FAQ – The power of pausing

being responsive, not reactive

We’re all guilty of it… Something happens, we have an emotional reaction, and we act. Maybe someone says something that riles us and we get cross.

Maybe a client makes a change that throws our plans and we’re irritated. Maybe we’ve priced for a job, and when we go to buy the materials they’ve gone up in price.

It’s natural and normal to get an emotional reaction, but acting on that right away often isn’t the best way to deal with a situation. It’s usually a good idea to pause, even just for a few moments (or longer if we need to) take our emotions out of the situation, look objectively at it and then respond. The benefits of pausing are not only practical, but can make a significant difference to our mental health. 

Count to ten

We all know the old adage of ‘count to 10’ when we get angry, and it’s good advice. That pause allows us to think about consequences, about the reality of a situation, and hopefully, how to respond to it to get the best outcome. 

A great example of this is road rage. Lots of people get annoyed at other road users’ behaviour. A couple of months ago at a roundabout a driver mounted a grass verge and came into my carriageway, crashing into the side of my car. Luckily nobody was injured, but my car was a right-off.

I could have got angry, or upset. But that wouldn’t have helped anyone. Instead I rang the police, and made sure the other driver and passenger were okay. The other driver was so upset at his mistake I ended up giving him a hug. The police were great, and I was grateful for their measured and calm response. The incident even ended up in the local paper as something positive!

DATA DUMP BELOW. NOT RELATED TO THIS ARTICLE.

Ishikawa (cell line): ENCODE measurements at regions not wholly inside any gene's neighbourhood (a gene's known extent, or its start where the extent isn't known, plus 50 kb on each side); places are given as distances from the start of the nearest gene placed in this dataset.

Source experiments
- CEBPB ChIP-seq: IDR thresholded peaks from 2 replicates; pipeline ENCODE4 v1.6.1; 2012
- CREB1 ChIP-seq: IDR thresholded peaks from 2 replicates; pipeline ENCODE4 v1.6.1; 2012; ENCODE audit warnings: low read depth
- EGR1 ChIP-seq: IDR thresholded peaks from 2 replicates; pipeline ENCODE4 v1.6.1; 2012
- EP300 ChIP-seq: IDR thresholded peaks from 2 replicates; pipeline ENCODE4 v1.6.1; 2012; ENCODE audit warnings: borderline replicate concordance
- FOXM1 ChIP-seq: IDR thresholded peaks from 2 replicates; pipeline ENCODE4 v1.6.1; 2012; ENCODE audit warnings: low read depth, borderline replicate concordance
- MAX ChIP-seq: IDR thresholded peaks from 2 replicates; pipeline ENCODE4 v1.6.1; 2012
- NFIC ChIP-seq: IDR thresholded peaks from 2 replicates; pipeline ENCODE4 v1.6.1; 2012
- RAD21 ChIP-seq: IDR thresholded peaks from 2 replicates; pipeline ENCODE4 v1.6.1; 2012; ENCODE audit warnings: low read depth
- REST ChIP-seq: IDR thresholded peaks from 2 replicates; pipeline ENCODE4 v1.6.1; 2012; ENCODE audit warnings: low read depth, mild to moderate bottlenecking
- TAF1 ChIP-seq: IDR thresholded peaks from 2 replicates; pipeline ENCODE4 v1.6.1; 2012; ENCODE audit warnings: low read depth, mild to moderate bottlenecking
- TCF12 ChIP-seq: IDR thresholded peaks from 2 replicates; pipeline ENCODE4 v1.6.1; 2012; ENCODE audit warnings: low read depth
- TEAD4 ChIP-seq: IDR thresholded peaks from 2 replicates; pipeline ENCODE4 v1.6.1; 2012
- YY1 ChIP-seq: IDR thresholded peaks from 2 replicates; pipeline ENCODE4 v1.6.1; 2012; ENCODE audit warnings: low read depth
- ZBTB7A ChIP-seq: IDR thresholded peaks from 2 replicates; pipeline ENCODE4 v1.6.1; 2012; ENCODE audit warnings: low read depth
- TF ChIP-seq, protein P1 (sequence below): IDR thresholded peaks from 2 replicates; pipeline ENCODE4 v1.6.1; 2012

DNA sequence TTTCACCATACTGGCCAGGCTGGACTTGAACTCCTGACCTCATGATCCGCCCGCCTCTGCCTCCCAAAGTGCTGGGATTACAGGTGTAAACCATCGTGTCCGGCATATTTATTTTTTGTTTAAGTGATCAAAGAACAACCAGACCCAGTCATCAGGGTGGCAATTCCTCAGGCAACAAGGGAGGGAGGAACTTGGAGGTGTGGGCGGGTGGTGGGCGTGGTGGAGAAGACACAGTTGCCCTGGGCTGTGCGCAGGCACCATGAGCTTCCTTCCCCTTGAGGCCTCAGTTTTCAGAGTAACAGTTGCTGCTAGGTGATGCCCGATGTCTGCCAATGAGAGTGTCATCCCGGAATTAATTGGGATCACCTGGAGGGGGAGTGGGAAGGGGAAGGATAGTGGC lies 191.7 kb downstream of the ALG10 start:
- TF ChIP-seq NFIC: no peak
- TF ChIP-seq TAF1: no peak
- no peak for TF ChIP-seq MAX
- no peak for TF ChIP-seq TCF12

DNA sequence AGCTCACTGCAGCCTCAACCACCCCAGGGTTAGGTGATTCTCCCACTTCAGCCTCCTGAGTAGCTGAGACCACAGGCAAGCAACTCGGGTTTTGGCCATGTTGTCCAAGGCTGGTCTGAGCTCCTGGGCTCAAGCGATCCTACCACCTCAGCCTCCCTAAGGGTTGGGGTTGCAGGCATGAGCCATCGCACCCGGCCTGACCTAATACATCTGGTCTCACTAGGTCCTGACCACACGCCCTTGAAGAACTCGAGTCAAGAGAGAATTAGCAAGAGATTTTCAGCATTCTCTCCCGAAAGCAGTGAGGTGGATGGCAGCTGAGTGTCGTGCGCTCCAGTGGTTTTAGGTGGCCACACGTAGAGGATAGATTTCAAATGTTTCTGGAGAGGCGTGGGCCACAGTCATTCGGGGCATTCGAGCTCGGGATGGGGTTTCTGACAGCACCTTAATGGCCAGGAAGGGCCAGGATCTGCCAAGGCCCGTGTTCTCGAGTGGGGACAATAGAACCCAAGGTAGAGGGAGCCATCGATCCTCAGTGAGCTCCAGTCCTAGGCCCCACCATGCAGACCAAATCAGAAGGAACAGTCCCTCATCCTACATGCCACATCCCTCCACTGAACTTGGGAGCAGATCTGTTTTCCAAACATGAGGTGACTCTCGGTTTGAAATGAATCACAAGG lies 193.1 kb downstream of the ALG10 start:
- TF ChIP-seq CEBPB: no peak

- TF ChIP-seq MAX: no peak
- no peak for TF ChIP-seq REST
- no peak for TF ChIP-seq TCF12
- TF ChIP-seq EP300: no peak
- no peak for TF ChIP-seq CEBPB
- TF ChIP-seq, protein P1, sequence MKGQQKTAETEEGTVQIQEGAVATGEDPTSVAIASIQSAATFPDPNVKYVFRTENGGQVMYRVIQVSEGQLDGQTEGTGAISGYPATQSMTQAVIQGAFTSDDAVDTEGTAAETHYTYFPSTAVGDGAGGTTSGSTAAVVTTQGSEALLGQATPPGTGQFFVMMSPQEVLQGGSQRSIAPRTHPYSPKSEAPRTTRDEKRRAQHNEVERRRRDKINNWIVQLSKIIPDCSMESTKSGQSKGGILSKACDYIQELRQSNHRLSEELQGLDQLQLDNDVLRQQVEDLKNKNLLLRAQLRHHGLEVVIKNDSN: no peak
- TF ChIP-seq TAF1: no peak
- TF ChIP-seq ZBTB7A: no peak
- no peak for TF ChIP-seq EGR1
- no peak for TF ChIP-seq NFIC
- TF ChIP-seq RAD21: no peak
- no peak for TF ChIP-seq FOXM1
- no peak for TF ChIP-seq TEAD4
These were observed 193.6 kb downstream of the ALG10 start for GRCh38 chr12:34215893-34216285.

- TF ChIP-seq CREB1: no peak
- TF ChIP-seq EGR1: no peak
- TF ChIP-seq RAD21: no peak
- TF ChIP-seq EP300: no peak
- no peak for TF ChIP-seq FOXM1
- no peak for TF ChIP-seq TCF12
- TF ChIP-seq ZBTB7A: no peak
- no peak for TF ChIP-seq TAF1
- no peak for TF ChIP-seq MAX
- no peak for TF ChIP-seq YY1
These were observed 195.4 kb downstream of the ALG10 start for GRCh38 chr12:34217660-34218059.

Pausing to reduce stress

A friend was telling me about how she used to react to situations quite quickly and emotionally, like many of us do. But now, instead of just thinking about the immediate consequences on herself, she now takes a mental step back.
So when a colleague gave her some constructive criticism at work, she had that immediate emotional reaction, but took a breath, saw that the colleague was not only right but being helpful, and she smiled and thanked him. She’s said that doing this on a regular basis means she’s happier at work, and feels a lot less stressed. 

Better Business Decisions

In our own businesses, stuff doesn’t go to plan all the time. We’re doing an exterior and it rains. Sometimes we feel like ranting at the clouds and just buggering off home. In winter, paint or filler can take an age to dry on some walls. 

So often when we’re busy we can just crack on, ‘no time for thinking, just crack on, haven’t got time to pause’. But pausing, especially over a cuppa, and thinking about where we’re at and how to respond to situations is almost always a good thing. It makes us consider the consequences of our actions.

Pausing allows us to plan. Some say that 10 minutes of planning can help save an hour a day of wasted time. So pause, and check the weather forecasts. Plan in other tasks. Make less hasty and more measured decisions, it’s good for business. 

Better client relationships

Clients always appreciate decorators who listen to their needs and respond thoughtfully. Pausing and responding allows us to communicate more effectively, as we have time to consider what people have said, and what the best solutions might be. This builds trust and makes for better long-term relationships, leading to repeat business and a solid reputation. 


Pausing and thinking how lucky we really are is a brilliant thing to do in business, and in life. I was given some pretty bland food at an event I went to recently. I could have been annoyed at it, and grumbled, being in a bad mood about it, colouring the rest of the event. Instead I thought how grateful I was to have that food, that the food was actually fine, and I could enjoy the rest of the event without feeling hungry. Thinking about what we have got, instead of what we haven’t is one of the secrets to a more contented life. 

That’s life

There’s a lot to be said for a Gallic shrug and an utterance of ‘c’est la vie’ – ‘that’s life’. Sh*t happens, and sometimes hits the fan. But pausing, reframing, feeling grateful for what we have and responding to situations will always be a better approach than an emotional knee-jerk reaction. 

Pausing can help us to be calmer, more considered, make better decisions, feel happier, and do a better job. 

Don’t be a knee-jerker, pause, and be a responder.